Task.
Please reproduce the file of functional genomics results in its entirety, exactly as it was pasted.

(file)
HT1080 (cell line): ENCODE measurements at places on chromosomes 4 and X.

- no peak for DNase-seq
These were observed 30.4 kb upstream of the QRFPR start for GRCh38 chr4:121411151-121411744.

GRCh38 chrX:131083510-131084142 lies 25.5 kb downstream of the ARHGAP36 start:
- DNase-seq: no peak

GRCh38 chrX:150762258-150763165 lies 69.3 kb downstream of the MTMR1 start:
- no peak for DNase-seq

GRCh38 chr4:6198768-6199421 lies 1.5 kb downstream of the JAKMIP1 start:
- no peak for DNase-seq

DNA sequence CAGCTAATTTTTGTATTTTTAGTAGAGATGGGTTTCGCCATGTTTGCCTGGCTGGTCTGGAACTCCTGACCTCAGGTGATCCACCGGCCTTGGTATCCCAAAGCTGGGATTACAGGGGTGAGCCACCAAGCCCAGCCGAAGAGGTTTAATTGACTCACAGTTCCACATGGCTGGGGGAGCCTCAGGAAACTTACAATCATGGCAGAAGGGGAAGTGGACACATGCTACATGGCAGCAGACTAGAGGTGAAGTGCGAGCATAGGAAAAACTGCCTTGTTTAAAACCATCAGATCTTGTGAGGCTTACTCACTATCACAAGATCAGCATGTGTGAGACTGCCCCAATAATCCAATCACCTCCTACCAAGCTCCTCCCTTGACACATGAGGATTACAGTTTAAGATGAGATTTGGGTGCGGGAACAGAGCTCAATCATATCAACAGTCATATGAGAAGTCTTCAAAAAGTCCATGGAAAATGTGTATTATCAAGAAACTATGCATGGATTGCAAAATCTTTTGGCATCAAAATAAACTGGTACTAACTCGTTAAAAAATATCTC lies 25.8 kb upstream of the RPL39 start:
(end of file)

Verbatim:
HT1080 (cell line): ENCODE measurements at places on chromosomes 4 and X.

- no peak for DNase-seq
These were observed 30.4 kb upstream of the QRFPR start for GRCh38 chr4:121411151-121411744.

GRCh38 chrX:131083510-131084142 lies 25.5 kb downstream of the ARHGAP36 start:
- DNase-seq: no peak

GRCh38 chrX:150762258-150763165 lies 69.3 kb downstream of the MTMR1 start:
- no peak for DNase-seq

GRCh38 chr4:6198768-6199421 lies 1.5 kb downstream of the JAKMIP1 start:
- no peak for DNase-seq

DNA sequence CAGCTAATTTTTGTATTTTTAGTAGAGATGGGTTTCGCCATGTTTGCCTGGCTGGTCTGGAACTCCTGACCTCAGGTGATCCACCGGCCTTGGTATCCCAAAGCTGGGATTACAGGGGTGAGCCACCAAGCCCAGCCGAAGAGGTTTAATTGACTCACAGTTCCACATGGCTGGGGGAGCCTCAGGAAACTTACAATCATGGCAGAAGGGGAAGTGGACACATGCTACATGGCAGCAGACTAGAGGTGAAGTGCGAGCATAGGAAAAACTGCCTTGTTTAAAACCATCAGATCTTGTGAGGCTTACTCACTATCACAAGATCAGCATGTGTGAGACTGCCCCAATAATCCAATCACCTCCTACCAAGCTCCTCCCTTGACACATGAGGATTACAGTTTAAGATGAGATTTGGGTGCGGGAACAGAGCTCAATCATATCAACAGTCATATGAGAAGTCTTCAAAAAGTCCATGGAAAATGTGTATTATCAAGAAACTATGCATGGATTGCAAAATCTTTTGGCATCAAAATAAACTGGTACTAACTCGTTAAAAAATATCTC lies 25.8 kb upstream of the RPL39 start: